‘The owl also and the raven shall dwell in it’, Isa. 34. 11.
In the scriptures, as here, the owl is often associated with ruins and desolation. Indeed, the extent of desolation is portrayed graphically in this verse where Isaiah speaks of ‘the line of confusion, and the stones of emptiness’, where the words ‘confusion’ and ‘emptiness’ are also translated as ‘without form, and void’, Gen. 1. 2.
The background of this passage is ‘the day of the Lord’s vengeance’, v. 8. Here, the once prosperous and fertile land will be occupied by the ‘wild beasts of the desert’, v. 14. Its cities and towns will be laid waste and become ‘an habitation of dragons, and a court for owls’, v. 13. The population, ravaged by plague and warfare, will have died and, says the prophet, ‘there shall the vultures also be gathered’, v. 15. This is God’s judgement upon the nations.
Although the picture is a dark one, it is worth bearing in mind how this chapter commences. Speaking through the prophet, God says, ‘Come near, ye nations, to hear; and hearken, ye people’, v. 1. Before the judgement falls, God reveals what will happen, and He indicates where - ‘it shall come down upon Idumea’, v. 5. The warning is sounded out, v. 16. Any individual who is later caught up in it and perishes because of the predicted events must have chosen to ignore all that God has said.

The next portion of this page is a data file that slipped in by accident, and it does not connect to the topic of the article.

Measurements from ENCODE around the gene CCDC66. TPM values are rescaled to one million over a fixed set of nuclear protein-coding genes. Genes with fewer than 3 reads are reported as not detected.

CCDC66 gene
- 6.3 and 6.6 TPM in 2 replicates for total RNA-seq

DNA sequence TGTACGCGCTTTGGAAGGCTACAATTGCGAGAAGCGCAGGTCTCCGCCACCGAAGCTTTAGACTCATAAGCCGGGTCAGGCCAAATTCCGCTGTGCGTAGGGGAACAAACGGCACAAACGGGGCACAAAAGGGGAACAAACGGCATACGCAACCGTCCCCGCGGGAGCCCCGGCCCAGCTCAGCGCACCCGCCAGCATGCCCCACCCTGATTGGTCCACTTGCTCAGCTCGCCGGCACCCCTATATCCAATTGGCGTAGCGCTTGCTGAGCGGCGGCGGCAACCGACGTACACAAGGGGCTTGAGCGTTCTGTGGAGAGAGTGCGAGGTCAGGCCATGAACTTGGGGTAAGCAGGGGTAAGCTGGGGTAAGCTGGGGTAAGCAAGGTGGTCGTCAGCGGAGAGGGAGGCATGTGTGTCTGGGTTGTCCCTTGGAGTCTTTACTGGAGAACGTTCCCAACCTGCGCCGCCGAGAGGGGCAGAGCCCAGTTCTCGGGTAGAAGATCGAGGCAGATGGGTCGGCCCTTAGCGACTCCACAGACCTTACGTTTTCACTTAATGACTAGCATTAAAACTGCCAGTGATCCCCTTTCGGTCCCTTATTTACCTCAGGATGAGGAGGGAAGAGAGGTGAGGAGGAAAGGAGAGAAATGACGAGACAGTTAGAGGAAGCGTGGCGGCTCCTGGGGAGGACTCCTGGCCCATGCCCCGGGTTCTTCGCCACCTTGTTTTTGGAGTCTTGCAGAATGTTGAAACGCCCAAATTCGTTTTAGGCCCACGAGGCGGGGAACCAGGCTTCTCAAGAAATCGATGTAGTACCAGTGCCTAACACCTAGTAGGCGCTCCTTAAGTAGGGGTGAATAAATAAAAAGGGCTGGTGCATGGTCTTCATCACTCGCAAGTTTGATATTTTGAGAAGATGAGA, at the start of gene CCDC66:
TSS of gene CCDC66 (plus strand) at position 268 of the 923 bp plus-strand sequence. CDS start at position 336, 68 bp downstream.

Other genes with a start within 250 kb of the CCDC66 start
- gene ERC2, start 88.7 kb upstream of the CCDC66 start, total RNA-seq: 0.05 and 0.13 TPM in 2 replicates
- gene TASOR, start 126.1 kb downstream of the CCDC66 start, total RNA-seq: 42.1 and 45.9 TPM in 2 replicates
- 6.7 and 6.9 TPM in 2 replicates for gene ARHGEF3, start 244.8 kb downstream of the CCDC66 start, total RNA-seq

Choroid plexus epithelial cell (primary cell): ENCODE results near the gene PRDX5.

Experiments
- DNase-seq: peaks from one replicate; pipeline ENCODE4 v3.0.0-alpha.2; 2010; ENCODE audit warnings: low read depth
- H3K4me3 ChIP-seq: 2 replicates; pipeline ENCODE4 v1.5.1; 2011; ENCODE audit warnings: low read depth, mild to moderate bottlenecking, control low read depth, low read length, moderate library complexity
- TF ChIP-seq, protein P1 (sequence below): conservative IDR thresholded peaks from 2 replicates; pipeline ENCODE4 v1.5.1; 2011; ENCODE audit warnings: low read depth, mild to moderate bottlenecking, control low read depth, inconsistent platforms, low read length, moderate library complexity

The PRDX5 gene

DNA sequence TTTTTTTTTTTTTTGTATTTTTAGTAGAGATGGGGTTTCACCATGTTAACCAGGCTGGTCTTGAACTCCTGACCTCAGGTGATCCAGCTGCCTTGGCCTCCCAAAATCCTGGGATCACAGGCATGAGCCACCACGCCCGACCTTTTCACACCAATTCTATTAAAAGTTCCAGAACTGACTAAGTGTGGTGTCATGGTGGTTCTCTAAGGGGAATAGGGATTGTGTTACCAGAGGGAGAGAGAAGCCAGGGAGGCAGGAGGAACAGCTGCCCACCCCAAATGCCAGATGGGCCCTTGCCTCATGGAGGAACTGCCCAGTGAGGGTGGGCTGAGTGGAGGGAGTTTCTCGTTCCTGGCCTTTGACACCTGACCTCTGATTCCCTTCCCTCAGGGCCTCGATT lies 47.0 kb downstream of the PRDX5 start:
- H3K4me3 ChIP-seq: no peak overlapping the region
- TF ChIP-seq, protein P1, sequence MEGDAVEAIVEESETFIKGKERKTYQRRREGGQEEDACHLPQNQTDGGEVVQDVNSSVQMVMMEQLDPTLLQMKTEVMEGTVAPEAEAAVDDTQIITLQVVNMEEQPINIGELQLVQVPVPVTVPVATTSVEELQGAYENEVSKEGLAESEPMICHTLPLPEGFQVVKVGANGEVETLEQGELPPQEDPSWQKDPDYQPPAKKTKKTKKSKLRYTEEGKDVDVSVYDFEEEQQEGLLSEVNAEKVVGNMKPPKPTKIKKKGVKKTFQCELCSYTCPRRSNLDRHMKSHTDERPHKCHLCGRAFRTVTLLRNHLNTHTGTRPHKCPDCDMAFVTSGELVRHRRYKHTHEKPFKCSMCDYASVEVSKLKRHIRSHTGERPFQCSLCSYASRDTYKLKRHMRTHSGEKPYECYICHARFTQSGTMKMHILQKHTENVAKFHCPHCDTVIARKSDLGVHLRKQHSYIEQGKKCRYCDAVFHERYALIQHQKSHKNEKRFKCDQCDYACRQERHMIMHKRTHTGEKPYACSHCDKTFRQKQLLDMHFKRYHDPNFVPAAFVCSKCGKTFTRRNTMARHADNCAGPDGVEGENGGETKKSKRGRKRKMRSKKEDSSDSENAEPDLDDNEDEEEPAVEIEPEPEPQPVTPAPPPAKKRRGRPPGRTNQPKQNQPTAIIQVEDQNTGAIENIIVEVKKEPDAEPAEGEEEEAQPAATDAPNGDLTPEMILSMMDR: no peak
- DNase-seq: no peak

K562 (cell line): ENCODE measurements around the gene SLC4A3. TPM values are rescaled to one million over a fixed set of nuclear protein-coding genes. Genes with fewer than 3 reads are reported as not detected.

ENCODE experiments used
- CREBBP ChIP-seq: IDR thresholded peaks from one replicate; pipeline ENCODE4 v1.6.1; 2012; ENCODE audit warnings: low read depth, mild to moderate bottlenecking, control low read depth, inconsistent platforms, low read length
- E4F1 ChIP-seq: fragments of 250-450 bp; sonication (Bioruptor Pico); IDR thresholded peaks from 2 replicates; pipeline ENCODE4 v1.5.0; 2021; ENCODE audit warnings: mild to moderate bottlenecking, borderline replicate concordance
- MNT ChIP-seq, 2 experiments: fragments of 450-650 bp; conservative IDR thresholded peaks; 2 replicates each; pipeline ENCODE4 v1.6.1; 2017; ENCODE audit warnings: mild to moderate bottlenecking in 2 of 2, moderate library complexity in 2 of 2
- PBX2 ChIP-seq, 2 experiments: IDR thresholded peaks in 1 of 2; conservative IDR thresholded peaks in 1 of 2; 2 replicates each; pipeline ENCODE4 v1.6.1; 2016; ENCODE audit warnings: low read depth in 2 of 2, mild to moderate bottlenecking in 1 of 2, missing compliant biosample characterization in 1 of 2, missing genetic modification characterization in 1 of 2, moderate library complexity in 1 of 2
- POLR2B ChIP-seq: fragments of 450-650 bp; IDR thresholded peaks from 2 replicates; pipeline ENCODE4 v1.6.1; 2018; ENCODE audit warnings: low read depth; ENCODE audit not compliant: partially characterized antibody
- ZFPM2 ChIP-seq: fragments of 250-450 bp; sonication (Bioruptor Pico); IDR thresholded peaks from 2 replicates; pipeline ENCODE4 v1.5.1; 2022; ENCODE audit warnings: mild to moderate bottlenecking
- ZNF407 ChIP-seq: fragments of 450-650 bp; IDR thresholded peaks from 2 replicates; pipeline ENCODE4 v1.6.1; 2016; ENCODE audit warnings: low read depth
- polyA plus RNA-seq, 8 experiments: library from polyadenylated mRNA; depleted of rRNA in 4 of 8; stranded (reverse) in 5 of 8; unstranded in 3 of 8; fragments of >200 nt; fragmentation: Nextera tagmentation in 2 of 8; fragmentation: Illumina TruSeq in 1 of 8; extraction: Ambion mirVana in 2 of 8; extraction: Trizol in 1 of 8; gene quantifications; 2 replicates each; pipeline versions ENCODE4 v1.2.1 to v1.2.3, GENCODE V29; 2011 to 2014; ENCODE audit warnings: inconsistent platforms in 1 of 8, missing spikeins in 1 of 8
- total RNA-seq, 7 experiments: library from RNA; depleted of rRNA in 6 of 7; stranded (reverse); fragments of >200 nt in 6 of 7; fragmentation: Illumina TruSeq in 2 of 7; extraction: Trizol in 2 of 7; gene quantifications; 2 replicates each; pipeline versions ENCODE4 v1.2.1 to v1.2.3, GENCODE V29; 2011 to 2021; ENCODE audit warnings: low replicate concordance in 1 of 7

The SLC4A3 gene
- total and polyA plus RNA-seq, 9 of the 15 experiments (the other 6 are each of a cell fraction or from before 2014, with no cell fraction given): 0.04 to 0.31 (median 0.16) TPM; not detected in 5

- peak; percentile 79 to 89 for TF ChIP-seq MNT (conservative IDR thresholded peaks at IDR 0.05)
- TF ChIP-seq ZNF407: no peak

But there is another point to note. Here, as elsewhere in scripture, we see the things that people put their trust in - wealth and power. They cushion themselves in their palaces and protect themselves in their fortresses, v. 13. They rely upon their own intelligence rather than casting themselves upon the mercy of God. Says the psalmist, ‘It is better to trust in the Lord than to put confidence in man. It is better to trust in the Lord than to put confidence in princes’, Ps. 118. 8, 9.